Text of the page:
Results tagged ‘ Blake Treinen ’
With the combination of his star power and raw power, Bryce Harper is the most nationally known of Washington’s performers during All-Star Week at Citi Field. However, the Nationals have had a presence in nearly every facet of the festivities, and those stories should not be overlooked. Before the Midsummer Classic takes place Tuesday night, we take a look back through the events of the past three days.
Sunday: A.J. Cole Saves the Future for the USA
On Sunday afternoon, while the Nationals were taking care of business against the Miami Marlins in the final game before the All-Star break, some of the brightest prospects in the game assembled at Citi Field for the Futures Game. Pitting the best American Minor Leaguers against those from around the world, the game has become a showcase event that marks the beginning of the week of exhibitions.
This year’s Futures Game was a low-scoring, well-fought contest, in which the teams exchanged leads, with the U.S. team adding a run in the eighth to lead 4-2 heading to the ninth. Giants Minor League hurler Kyle Crick walked two of the first three batters he faced to put the tying run on base and bring the potential go-ahead run to the plate with just one out. The U.S. Futures team turned to the bullpen and brought in Nationals prospect A.J. Cole – reacquired in the offseason deal that also netted Ian Krol and Blake Treinen – to finish the job. Cole punched out Mariners prospect Ji-Man Choi looking, then induced a grounder to second base from another Giants farmhand, Jesus Galindo, to end the game and earn the save.
Sunday: Defending the MVP
As you may recall, last year’s MLB All-Star Legends & Celebrity Softball Game featured a pair of Washington Nationals Wounded Warriors Amputee Softball Team members, Saul Bosquez and Matt Kinsey. Both players shined brightly in their time in the spotlight, as each went 3-for-3, with Kinsey also blasting a home run to lead his team to victory and earn the game’s MVP award. Needless to say, the bar had been set pretty high for Josh Wege, this year’s Wounded Warrior participant.
Not to be outdone, Wege, representing the Nationals, cranked a home run of his own off future Hall-of-Famer Frank Thomas and nearly made a spectacular diving grab in the first inning, earning him co-MVP honors for the night.
“It’s just amazing to be on the field with this guys,” Wege said of his fellow athletes and celebrities. “I wouldn’t trade it for anything. The fans were amazing today.”
Monday: Bam Bam Reaches the Finals
Competing in his first-ever Home Run Derby, Bryce Harper was the youngest participant in the field of eight by nearly six years. But that didn’t stop him from putting up the most consistent display of anyone in the tournament, homering eight times in each of his three rounds and spraying the ball to all fields, advancing to the finals. But his final effort was not enough to best Oakland’s Yoenis Cespedes, who blasted 17 long balls during his opening round, the most of any player in a single round.
Check out a compilation of all of Harper’s home runs below, and don’t forget to watch him tonight as he starts in center field for the National League.
“Cynicism is a poor substitute for critical thought and constructive action.”
Those were the words of Federal Reserve Chairman and Nationals Season Plan Holder Ben Bernanke last weekend, as he delivered the commencement address at Princeton University. And while he used them as guidance to a group of 20-somethings entering the real world for the first time, they are words that any Washington baseball fan could easily feel were spoken about their hometown nine as the team returns home here in early June.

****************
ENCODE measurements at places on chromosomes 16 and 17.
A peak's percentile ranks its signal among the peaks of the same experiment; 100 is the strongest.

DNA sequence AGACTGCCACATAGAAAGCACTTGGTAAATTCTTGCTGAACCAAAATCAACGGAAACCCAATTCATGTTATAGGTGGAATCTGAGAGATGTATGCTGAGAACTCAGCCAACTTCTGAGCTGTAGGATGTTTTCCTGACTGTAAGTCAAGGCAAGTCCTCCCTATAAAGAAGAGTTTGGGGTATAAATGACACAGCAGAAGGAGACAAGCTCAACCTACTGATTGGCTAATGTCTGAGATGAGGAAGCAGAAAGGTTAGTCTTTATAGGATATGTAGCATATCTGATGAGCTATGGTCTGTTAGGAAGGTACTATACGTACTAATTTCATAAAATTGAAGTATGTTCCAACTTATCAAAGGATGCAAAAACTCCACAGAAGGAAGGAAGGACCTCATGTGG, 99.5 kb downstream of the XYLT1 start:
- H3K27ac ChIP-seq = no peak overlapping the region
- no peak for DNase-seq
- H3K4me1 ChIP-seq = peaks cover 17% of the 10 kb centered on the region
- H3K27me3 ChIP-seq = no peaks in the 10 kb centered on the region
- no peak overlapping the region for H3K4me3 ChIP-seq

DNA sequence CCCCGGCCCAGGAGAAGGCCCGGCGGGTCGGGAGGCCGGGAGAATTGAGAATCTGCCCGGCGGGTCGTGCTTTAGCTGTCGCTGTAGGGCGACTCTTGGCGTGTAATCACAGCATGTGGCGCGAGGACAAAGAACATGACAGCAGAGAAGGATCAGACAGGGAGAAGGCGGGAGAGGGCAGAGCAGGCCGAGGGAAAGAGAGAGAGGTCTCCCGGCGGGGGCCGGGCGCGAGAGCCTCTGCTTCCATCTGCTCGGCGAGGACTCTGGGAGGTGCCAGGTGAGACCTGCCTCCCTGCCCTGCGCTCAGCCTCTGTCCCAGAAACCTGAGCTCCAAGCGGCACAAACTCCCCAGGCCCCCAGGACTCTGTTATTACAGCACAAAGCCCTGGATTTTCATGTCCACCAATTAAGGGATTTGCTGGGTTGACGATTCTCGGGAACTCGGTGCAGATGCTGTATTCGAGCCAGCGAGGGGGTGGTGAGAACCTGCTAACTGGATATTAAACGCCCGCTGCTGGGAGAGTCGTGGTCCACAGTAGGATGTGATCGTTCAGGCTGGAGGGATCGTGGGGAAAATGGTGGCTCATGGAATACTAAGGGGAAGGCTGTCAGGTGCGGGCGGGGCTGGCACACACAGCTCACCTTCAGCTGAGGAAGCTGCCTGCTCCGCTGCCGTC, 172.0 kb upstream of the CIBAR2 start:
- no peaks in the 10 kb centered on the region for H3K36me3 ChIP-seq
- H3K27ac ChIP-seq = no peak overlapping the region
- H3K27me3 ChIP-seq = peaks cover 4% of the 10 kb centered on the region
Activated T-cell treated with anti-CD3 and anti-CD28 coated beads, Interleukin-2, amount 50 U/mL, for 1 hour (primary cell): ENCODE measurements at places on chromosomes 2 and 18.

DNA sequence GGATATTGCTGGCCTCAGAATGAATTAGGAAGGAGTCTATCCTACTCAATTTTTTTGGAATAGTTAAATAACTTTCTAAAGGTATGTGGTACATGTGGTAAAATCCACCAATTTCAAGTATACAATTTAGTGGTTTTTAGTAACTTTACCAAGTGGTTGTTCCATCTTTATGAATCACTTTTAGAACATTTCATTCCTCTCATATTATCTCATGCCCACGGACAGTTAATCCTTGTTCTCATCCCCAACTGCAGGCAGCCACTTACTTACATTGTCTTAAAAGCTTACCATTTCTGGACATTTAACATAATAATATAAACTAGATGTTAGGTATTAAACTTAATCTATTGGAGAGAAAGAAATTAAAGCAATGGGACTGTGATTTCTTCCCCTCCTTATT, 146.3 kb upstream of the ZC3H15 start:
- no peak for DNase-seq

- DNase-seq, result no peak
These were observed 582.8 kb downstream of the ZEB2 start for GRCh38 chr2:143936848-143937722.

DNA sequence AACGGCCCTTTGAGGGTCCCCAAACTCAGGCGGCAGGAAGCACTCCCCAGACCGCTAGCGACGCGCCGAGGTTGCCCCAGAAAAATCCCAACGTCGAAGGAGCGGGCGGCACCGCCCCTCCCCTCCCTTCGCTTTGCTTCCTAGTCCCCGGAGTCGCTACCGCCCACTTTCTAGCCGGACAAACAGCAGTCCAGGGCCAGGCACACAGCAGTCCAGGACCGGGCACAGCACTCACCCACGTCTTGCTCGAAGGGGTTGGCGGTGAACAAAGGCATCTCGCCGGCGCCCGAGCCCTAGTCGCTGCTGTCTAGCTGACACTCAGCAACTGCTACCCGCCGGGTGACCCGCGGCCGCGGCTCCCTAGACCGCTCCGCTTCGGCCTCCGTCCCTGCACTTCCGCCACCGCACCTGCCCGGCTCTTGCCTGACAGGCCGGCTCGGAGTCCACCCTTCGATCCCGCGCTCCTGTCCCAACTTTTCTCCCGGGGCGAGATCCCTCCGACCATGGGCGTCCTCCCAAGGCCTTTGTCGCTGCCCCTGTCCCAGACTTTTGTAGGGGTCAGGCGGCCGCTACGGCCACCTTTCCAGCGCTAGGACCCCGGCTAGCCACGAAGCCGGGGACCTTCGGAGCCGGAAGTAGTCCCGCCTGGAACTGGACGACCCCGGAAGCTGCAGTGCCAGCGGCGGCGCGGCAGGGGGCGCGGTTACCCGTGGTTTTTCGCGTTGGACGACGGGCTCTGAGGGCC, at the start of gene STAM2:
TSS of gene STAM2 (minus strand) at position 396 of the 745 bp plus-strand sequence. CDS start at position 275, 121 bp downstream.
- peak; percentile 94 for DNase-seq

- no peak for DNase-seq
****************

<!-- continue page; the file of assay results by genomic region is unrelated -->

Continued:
At 27-28, the Nationals are not off to the start they, or many else, had hoped for. Injuries have hampered both the offense and the starting rotation through the opening third of the season. And yet, in spite of all that one could point to that has gone wrong, the team is still hovering around .500, in second place in the division. After a much-needed day off Monday, the team will get a big boost in the arm Tuesday with the return of their emotional leader, Jayson Werth.
Washington has not had Werth in the lineup since May 2, but he has been rehabbing his strained hamstring with the Potomac Nationals this past week. After a 9-for-16 stint over five games, including a two-homer performance on Sunday, Werth is a welcome piece back to the middle of a Nationals lineup still looking for consistent offensive production. He will bat second Tuesday night as Washington opens a six-game homestand against the Mets and Twins, bridging the gap between leadoff man Denard Span and the heart of the lineup.
They also made a number of other moves, choosing the proactive route as they face a crucial juncture this season. In addition to bringing back Anthony Rendon, who had been promoted to Triple-A earlier this week, they also selected the contract of left-handed pitcher Ian Krol from Double-A Harrisburg.
While you probably know plenty about Rendon and his bat, Krol may be a new name to you. He was literally the proverbial “player to be named later” from the trade that also landed Minor League arms A.J. Cole and Blake Treinen and sent Michael Morse to Seattle this offseason. In 21 relief appearances with Harrisburg, the 22-year-old allowed just 14 hits and two earned runs in 26.0 innings pitched, striking out 29 while walking just seven. He provides a promising young left-handed arm out of the bullpen that the team has been in search of all season long.
So, you can take the view that the Nationals are a game under .500 in early June, or the one that sees them taking thoughtful, constructive action to make themselves better, just as their emotional backbone returns.